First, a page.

10 Resume Mistakes You'll Want to Avoid
Published: Sep 20, 2017 By Rita Trehan
Ah, the resume: most of us never even think about it until it’s time to ramp up the job search, and once it’s needed it becomes the most important document in your possession. Your resume is usually the first introduction between you and the job you want. If it’s not executed flawlessly, it could result in a rejection before you’ve even gotten a chance to interview.
Don’t let that be the case. Here are the top resume mistakes most people make and how to avoid them:
- Lack of professionalism
You’d be amazed at the number of irresponsible mistakes which cause even the most well-meaning resumes to be thrown in the bin. Typos and grammatical mistakes are top of the list, so double- and triple-check your document before sending it. Include a professional-sounding email, and do not ever blast the same resume and cover letter out to multiple jobs or recruiters at once. Take the time to make the right impression. You only get one chance.
- Forgetting Keywords
The recruiter on the other end of that resume database uses keyword search to find the right candidates. Be sure keywords from the job description show up somewhere in your resume. It will help you ascend to the top of the pile.
Your resume is a personal document that shows you took time, care, and concern to create it. Don’t simply list the tasks you performed in your last position(s.) This is about your accomplishments! List why you were amazing in your last role(s), and actively campaign as the top candidate for this next position. Be specific.
- Irrelevant work experiences
Your resume should sell your qualifications for a specific position, so if you have work experience in your past that doesn’t apply, there’s no need to include it. If you only have work experience that’s unrelated, be sure to describe the skills you’ve obtained that would make you a good fit for the job you want now.
- Adding personal information and references
Don’t list your age, marital status, religion, or any other type of personal information on a resume. It’s illegal for a potential employer to ask, and it makes things awkward. Also, if references are needed, the employer will ask.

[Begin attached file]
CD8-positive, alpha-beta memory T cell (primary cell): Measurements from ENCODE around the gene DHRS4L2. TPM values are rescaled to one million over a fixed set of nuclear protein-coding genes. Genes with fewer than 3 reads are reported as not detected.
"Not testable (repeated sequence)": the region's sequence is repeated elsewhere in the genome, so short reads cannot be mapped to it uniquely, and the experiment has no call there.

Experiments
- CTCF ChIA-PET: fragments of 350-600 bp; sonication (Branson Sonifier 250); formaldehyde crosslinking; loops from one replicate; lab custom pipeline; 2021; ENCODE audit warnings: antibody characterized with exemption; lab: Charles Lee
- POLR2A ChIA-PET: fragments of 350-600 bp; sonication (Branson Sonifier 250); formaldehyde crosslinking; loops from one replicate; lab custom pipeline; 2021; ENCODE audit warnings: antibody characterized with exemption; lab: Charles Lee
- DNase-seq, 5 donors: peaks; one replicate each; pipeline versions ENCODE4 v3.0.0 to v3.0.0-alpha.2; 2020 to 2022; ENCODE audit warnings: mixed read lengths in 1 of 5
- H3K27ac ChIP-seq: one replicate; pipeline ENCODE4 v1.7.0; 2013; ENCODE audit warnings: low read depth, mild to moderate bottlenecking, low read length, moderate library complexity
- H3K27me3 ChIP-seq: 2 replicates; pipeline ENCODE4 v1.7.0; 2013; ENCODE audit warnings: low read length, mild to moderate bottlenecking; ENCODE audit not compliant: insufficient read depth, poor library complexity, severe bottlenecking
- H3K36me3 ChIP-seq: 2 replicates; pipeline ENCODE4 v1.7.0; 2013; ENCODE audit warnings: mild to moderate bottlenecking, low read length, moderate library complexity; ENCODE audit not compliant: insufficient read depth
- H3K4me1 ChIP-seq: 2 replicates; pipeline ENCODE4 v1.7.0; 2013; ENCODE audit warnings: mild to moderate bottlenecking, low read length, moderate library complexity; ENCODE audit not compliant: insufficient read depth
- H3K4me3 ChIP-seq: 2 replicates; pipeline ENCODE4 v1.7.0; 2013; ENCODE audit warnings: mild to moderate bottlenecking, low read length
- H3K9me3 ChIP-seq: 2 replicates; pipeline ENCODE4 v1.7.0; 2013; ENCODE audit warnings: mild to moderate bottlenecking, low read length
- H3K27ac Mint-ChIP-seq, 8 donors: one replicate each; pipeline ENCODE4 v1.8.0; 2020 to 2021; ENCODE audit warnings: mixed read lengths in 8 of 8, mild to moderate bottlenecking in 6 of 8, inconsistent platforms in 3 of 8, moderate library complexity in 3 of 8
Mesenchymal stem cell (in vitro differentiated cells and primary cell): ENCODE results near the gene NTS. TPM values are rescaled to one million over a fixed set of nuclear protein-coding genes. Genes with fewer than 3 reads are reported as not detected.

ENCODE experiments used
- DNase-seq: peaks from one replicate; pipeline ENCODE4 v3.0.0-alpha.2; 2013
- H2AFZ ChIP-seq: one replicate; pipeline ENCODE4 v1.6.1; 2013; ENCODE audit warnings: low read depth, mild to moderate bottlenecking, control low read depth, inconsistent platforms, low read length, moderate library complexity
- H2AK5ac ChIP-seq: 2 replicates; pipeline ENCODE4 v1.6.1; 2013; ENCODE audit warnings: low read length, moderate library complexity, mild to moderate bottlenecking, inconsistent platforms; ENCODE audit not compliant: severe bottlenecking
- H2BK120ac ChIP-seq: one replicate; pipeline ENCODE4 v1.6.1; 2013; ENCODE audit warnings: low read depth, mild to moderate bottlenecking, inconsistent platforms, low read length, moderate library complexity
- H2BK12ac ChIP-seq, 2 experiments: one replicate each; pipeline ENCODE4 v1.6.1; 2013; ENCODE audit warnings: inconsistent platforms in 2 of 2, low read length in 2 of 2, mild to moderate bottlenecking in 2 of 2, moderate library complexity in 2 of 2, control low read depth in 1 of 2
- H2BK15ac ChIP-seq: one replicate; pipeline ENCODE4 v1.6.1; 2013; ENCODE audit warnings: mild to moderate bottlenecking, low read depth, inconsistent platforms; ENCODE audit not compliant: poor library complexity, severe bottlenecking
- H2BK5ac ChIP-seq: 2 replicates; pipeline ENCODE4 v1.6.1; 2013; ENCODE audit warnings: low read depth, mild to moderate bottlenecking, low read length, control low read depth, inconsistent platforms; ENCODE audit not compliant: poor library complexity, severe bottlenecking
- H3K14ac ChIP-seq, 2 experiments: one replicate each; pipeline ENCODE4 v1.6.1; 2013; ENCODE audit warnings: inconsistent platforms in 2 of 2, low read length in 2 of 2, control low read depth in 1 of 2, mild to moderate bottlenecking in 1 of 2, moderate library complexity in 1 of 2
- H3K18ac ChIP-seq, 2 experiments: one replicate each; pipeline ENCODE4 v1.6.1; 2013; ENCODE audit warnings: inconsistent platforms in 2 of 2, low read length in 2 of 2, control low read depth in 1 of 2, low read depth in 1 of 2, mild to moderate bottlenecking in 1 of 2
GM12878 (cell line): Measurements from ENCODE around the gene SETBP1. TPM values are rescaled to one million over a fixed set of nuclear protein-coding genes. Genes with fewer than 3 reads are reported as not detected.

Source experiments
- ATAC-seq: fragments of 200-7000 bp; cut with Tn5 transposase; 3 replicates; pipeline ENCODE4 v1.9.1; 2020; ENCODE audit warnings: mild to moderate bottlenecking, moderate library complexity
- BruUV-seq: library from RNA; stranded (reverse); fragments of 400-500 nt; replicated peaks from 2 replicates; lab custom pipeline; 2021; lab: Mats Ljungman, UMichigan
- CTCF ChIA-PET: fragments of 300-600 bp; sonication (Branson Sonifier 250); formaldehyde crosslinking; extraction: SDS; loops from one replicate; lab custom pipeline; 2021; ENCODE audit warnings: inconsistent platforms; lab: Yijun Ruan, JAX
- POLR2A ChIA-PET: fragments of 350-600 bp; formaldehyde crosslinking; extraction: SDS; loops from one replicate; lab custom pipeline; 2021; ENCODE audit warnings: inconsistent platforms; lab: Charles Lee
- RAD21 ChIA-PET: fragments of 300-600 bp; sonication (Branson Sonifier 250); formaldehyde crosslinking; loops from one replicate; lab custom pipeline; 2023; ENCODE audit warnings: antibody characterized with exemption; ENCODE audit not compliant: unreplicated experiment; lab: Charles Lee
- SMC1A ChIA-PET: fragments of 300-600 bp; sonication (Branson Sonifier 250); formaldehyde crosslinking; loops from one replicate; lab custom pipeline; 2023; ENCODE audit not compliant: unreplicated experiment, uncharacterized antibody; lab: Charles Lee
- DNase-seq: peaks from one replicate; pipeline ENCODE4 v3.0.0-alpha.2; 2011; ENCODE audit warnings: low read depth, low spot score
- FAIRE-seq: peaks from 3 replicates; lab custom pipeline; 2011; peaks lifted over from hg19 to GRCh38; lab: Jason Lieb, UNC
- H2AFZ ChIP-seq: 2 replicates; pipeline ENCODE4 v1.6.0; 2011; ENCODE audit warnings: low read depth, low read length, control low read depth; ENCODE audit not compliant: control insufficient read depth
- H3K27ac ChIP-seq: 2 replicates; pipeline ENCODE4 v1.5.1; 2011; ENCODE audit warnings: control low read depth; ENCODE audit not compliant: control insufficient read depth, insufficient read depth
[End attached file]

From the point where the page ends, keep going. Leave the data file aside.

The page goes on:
- Too much text
Your resume should be short, sweet, and to the point. Going on about each position for a five-page resume is going to get you rejected. Keep it to a maximum of five bullets per position, describe your accomplishments in each. Done.
- Peppering your resume with company-specific jargon
Every industry has specific “inside baseball” references, and most companies have their own internal language. Your recruiter will not take time to decipher these terms and phrases. Use common language to ensure you get the interview.
- Drop the industry buzzwords
“Out of the box thinker,” “best of breed,” “go-getter,” and references to terms from popular business books only annoy hiring managers. Be straightforward in your speech, and use action terms like “achieved,” “launched,” “created,” “managed” and “resolved” to get the attention you deserve.
- Complicated fonts and type size
Update your resume from Times New Roman or other serif fonts to a more modern typeface like Arial, and never use fancy script fonts (they’re harder to read.) Also make sure the font is a decent size: if you have to shrink the font to make sure everything fits, edit your text.
- Leaving gaps or over-explaining absences
Gaps in resumes are more common than you think, but don’t explain on your resume why you left a position. Save it for your interview. You should also consider leaving short-term positions off your resume, particularly if you were let go or the experience was unpleasant.
You deserve that amazing job, so use these tools to craft a resume that will get you noticed and get you hired. Good luck!